4 Ways to Construct a 'Data-Innovation' Map for Your Business
How do you visualize data? As tons of little atom-like pieces whizzing through the air? Or is it more like a huge spreadsheet that you're constantly adding to and cross-referencing?
Maybe you'd rather avoid visualizing data altogether, simply because it's too difficult to imagine. But, putting your data chain into a clear, visual format could be the best thing you do for your startup this year. Because data and innovation are the yin and yang of entrepreneurship. In the tech-heavy startup scene, you're going to need urgency, motivation and information behind your own innovation, to ensure that you keep moving forward effectively rather than just blindly experiment.
According to research by MIT, companies that inject data and analytics deep into their operations see productivity and profit rates 5 percent to 6 percent higher than those of their competitors.
A data-innovation map can give you a bird's-eye view of your customers' experience and show you how you can be more innovative with data -- not to mention save time and drive revenue. Without a data-innovation map, you're likely missing out on places in your strategy where you could more effectively use data and inadvertently give your competition a leg up.
Here's how to make a map tailored to your company and use it to drive innovation:
1. Step into your customers' shoes.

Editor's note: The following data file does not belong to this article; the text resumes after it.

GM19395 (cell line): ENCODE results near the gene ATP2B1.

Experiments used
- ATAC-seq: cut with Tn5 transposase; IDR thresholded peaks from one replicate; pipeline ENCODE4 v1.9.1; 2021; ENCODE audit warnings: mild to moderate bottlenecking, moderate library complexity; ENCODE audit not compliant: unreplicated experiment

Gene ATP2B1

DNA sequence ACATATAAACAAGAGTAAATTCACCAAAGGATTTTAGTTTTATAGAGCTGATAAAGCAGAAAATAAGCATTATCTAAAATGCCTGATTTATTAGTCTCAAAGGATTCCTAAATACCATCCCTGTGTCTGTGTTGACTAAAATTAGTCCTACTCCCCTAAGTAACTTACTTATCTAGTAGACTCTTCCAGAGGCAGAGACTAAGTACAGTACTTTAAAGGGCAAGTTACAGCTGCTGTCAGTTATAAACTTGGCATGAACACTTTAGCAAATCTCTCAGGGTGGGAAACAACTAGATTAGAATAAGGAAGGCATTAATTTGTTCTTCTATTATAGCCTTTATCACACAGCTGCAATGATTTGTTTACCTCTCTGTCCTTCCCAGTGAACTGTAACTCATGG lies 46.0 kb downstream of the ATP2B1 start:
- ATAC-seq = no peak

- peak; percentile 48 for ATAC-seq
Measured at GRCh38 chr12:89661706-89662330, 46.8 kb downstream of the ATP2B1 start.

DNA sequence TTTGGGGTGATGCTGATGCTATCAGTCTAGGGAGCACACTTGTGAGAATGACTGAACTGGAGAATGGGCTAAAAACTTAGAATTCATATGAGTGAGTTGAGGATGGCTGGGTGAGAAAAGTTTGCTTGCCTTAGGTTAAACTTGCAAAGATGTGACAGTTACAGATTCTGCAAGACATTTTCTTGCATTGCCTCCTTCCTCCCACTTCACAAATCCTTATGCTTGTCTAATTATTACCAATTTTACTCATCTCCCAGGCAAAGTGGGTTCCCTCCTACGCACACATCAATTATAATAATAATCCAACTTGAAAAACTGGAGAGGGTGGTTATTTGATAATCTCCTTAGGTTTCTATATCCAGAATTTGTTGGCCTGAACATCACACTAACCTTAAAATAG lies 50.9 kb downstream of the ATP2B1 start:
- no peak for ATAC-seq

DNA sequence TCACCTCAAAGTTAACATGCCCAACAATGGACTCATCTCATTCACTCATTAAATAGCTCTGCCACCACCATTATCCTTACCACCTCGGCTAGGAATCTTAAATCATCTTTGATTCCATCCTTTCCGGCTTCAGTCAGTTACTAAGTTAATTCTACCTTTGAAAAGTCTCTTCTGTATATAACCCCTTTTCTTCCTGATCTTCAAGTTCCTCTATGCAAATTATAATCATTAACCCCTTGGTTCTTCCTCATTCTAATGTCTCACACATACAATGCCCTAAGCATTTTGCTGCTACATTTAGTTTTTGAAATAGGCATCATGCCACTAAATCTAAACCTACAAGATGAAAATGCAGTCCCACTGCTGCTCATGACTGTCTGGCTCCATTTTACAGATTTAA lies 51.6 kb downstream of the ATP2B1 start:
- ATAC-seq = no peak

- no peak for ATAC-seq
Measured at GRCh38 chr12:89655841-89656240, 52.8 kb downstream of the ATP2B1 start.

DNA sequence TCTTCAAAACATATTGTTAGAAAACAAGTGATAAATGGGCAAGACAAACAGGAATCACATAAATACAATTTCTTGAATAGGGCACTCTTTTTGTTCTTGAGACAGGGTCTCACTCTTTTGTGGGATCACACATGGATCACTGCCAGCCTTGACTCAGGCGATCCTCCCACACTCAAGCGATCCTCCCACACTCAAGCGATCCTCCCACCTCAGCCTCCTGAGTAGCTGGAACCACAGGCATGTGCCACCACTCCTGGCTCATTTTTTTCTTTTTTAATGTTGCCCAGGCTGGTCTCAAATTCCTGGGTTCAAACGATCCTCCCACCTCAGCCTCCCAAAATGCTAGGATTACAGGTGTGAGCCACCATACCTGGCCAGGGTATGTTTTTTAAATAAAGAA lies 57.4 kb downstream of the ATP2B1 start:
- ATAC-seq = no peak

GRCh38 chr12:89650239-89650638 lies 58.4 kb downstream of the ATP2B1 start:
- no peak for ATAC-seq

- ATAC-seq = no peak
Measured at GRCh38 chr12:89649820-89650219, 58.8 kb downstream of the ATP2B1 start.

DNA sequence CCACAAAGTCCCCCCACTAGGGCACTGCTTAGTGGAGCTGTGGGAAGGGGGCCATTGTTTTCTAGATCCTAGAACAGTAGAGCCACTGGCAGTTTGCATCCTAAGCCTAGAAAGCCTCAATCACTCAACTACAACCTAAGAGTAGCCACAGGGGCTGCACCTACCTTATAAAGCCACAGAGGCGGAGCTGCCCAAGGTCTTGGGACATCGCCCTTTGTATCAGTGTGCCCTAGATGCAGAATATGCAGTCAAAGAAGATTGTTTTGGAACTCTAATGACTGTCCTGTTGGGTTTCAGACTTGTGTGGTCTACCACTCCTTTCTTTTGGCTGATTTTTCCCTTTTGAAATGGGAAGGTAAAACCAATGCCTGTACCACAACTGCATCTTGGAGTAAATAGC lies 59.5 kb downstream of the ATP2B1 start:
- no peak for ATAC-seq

The first step in creating a data-innovation map is to plot out each step of your customer journey. You should know it like the back of your hand. Uber's customer journey, for example, starts when a potential customer requires transportation to a destination, and ends with the payment and feedback process at the end of the trip.
2. Add your internal processes.
So, you've got your customer journey mapped from start to finish. Now, you need to add in the processes you already have in place for assessing and fulfilling your customers' needs. At which points in your journey are you interacting with them? Taking data from them? Or offering them support? If there are gaps in this thread of your map, you may be missing an opportunity to connect with your customers.
3. Link the "three phases' of data.
When constructing your map, always keep data in mind. It helps to consider your data journey in three phases: consuming, producing and leveraging. Go through your map, look at where your customer journey and internal processes align and fill in your data activity at each point. Are you consuming data from an external source such as a government database? Are you producing data by gathering it from your customer profile?
The third phase is the most important one. Are you leveraging the data you've collected? If there are obvious gaps in this phase, you're probably missing innovation opportunities, and your customers' experience may be lacking without your realizing it. Once you've imposed these three data phases onto your map, you should end up with a clear picture of the unique data landscape of your company.
4. Hold yourself accountable.
The purpose of a data-innovation map is to illuminate points in your process that could be better linked to data and make you accountable for data-driven innovation in your company. These points represent opportunities. So, zoom into them with your team. Explore the solutions that could fill the gap.
When you visualize data, you don't have to think about whizzing atoms or giant computers at all. Instead, you can look at your data-innovation map and clearly view your company's data journey. Then, if people ask you what data looks like in your startup, you won't have to start with "storytelling." You can just show them.
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